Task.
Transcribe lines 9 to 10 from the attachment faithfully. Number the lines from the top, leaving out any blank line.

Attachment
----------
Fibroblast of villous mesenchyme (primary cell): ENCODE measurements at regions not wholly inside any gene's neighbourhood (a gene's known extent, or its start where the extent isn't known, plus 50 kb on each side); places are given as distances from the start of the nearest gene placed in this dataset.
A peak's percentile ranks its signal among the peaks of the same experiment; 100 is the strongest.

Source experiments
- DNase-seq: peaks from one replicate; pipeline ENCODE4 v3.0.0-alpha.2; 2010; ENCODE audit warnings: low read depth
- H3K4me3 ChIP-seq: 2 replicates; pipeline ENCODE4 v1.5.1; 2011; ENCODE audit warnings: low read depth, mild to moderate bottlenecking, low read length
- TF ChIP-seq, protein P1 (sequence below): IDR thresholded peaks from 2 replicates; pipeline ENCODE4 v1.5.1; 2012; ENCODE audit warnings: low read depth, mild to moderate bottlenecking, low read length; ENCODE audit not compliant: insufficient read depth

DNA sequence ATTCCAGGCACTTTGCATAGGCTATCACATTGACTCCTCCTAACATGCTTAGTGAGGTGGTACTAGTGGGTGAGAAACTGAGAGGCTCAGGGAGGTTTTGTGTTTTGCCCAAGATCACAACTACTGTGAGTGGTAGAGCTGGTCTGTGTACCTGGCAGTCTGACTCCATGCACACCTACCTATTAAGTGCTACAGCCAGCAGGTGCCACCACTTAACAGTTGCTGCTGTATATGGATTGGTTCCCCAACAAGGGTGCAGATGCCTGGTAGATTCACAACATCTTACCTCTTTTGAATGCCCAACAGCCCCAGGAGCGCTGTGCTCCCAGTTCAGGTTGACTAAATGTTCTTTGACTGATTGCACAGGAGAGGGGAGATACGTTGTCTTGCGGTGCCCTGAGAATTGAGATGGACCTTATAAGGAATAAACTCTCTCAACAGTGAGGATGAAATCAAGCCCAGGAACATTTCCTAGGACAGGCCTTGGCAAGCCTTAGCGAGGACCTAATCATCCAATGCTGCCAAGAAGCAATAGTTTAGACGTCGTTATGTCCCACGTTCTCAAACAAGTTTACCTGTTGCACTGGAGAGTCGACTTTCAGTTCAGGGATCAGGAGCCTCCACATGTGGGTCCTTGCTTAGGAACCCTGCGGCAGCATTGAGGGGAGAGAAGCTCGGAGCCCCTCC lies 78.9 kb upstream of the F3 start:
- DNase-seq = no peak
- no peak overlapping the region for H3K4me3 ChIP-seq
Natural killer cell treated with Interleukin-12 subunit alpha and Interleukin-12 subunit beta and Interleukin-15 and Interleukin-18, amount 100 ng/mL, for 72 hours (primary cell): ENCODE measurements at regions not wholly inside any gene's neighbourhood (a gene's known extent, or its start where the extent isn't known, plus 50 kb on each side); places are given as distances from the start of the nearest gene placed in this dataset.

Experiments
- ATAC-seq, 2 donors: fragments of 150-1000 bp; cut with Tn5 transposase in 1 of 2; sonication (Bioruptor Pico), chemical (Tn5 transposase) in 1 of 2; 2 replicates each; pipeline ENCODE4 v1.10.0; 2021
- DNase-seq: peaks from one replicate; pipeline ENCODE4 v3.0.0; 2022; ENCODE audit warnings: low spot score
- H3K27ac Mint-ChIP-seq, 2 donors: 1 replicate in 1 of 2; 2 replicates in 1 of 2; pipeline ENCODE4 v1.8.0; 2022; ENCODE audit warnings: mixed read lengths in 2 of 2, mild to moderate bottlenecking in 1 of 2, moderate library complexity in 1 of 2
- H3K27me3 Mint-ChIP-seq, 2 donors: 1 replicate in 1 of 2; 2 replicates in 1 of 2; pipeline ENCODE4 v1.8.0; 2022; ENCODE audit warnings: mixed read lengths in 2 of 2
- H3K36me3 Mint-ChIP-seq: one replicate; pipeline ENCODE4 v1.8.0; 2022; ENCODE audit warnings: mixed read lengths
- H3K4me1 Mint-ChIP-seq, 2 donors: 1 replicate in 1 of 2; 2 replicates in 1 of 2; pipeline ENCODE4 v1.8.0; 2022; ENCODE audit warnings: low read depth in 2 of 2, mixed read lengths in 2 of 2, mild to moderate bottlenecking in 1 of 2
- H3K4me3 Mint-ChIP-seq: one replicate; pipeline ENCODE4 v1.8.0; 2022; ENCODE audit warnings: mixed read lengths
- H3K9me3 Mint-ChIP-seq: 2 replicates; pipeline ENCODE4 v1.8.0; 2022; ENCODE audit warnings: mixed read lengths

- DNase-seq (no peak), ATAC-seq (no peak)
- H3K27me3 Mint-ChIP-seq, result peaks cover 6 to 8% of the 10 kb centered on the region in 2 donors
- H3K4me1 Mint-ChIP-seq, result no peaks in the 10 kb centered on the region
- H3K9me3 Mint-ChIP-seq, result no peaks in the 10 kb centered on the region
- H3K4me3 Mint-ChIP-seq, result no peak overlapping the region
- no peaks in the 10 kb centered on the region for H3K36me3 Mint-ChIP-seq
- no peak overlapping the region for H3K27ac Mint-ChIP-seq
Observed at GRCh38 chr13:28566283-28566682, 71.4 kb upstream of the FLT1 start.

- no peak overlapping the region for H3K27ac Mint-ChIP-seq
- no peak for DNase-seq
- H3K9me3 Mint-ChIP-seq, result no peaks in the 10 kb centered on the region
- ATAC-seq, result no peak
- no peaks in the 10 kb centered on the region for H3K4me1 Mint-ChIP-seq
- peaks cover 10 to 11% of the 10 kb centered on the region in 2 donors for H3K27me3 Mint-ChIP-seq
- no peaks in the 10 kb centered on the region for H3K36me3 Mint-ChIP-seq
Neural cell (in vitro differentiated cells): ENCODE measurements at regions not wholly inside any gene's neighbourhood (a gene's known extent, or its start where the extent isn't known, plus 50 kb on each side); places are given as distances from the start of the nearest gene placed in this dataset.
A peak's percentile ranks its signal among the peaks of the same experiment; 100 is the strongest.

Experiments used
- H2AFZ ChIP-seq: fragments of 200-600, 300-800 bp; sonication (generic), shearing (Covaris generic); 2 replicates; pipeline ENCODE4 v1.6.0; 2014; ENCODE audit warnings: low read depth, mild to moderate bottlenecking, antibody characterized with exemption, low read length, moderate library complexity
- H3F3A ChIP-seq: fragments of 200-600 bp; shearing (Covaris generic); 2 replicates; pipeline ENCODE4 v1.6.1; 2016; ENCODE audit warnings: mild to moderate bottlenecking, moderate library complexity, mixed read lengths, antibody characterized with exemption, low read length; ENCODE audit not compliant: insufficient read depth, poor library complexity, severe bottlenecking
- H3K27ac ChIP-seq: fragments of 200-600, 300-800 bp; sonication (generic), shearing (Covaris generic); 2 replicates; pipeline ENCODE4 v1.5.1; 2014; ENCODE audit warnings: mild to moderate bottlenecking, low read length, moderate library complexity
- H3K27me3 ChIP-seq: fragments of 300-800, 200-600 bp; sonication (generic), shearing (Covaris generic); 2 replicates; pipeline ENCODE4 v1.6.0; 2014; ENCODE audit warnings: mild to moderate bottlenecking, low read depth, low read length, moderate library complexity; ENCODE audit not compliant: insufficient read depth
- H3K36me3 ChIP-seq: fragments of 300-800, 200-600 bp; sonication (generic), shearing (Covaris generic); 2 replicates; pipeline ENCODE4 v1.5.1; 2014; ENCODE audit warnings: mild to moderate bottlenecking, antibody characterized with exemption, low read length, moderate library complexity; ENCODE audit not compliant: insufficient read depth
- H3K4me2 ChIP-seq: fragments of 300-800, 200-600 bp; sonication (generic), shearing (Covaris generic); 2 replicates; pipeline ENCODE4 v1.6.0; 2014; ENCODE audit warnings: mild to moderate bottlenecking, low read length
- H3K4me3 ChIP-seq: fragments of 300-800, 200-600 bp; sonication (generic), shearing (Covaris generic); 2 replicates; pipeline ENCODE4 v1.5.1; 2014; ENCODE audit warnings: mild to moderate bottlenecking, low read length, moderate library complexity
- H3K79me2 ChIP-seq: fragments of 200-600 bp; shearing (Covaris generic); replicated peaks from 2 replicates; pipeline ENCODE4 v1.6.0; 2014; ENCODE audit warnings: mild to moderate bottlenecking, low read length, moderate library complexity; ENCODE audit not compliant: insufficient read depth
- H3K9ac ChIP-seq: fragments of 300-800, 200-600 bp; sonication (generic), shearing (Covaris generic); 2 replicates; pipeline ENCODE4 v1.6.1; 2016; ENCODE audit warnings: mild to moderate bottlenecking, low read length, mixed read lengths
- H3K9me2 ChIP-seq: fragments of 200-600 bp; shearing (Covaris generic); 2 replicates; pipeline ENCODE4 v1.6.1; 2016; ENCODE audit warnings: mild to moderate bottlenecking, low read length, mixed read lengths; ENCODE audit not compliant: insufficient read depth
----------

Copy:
- no peak overlapping the region for H3K4me3 ChIP-seq
Natural killer cell treated with Interleukin-12 subunit alpha and Interleukin-12 subunit beta and Interleukin-15 and Interleukin-18, amount 100 ng/mL, for 72 hours (primary cell): ENCODE measurements at regions not wholly inside any gene's neighbourhood (a gene's known extent, or its start where the extent isn't known, plus 50 kb on each side); places are given as distances from the start of the nearest gene placed in this dataset.